Wednesday, February 25, 2009

PostModernism and the Financial Crisis

I was having a chat with a friend the other night and we got started talking about the differences in generations and especially my generation's tendencies toward cynicism. Tiffany made the point that our generation does not have the same loyalty to concepts that previous generations seem to have and that extends to the idea of American exceptionalism and perhaps even Christian exceptionalism (more on those another day though). We are prone to deconstruction, breaking down ideas an concepts to an almost ridiculous level.

But one of the issues in not having those beliefs is that we tend to focus on the negative, probably partially fueled by media coverage which tends to focus on the negative. And we can tend to get disillusioned easily. We focus on the corruption and the problems without thinking as much about the solutions. Deconstruction without the reconstruction.

And as Tiffany pointed out in our conversation, this is going to be one of the biggest problems in getting the economy back on track. Because we might not necessarily hold to the ideas that an unfettered free market and capitalism are the best ways to run an economy (as the last 8 years seem to have indicated), we deconstruct those ideas and in the best cases, reconstruct around them. And that seems to be what Obama is looking at doing. Now, obviously people with ties to the older systems are going to be put off by this, and more "postmodern" observers will be suspicious about just about anything, perhaps even especially something coming from the government, because even with all the talk about hope and change, Obama is still a politician and on the trust level, politicians are about on the level of pond algae these days.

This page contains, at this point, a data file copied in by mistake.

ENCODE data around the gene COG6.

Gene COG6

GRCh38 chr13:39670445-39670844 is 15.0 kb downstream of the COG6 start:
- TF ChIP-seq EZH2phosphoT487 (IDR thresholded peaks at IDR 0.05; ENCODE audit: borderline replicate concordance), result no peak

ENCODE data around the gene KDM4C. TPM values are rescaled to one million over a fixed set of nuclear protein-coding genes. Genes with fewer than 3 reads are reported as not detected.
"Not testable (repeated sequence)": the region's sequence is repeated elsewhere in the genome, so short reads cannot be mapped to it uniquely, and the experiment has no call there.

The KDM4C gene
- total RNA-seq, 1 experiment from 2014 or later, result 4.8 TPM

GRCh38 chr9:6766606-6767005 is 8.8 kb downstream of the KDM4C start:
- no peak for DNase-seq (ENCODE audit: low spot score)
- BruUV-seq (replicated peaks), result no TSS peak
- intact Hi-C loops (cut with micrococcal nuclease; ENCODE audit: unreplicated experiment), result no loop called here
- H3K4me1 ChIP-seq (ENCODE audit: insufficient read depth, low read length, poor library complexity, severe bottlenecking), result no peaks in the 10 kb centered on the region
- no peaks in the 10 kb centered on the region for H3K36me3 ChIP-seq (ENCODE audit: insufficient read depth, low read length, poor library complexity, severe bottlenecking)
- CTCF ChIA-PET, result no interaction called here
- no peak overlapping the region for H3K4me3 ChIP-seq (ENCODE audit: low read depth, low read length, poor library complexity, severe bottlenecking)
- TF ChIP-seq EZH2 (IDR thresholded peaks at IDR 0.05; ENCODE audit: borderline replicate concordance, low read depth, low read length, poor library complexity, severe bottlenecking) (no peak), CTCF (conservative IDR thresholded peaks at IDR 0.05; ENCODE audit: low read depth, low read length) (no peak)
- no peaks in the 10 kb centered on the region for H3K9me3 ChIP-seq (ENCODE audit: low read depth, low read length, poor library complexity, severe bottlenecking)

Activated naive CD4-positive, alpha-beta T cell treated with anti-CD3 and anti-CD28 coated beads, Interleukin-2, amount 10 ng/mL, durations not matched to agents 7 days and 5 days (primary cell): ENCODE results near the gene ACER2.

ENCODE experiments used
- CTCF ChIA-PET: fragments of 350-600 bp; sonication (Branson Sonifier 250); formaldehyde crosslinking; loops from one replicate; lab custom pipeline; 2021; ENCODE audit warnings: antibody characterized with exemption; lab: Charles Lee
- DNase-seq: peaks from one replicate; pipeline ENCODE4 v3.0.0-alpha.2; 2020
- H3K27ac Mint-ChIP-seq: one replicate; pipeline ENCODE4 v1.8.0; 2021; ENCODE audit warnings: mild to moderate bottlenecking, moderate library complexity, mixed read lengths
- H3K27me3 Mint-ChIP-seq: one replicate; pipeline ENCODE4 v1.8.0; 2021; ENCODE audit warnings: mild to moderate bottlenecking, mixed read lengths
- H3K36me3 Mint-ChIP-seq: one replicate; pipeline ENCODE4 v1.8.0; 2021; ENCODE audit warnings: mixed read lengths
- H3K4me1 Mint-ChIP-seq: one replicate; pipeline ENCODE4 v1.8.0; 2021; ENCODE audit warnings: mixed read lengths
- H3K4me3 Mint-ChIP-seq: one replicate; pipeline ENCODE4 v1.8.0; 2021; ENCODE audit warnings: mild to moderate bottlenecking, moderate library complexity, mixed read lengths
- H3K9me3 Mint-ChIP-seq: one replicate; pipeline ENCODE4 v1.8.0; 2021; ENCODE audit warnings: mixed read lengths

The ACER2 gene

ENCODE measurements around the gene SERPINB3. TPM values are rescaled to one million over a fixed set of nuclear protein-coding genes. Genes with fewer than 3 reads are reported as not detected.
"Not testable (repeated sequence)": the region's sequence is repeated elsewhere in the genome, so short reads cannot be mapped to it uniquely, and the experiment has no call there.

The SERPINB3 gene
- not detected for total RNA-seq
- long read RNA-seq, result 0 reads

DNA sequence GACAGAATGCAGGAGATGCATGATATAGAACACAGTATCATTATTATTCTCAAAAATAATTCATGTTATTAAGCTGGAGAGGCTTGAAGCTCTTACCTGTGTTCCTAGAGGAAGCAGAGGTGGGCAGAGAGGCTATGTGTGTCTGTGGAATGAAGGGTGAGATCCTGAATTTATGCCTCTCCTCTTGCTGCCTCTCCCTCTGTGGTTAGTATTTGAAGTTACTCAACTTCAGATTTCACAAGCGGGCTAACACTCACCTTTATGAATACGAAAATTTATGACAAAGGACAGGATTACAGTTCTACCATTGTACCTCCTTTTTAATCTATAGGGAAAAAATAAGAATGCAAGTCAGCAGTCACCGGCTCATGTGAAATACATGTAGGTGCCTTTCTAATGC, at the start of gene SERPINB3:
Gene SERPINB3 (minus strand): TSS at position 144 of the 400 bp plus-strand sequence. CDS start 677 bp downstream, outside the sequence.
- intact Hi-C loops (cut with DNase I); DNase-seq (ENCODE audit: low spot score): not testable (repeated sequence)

Ok, I think I've rambled enough.

1 comment:

mundiejc said...

after all the conversations that we've had, and you still want to argue that the last 8 years have been free market capitalism.

the federal reserve pumping billions and billions of dollars of new underpriced debt is free market capitalism? the government offering incentives for purchasing homes is free market capitalism? shoot... the government owning like 50% of the assets in this country is free market capitalism?

blaming capitalism for this mess is just ignorant. we haven't had true capitalism in this country in a long long time. we've had stealth government management, or as barack and the chicago school guys call it, libertarian paternalism. offering incentives for things you think are good. good intentions don't always lead to good results though. Very often, they lead to unintended consequences. Like we're seeing now.

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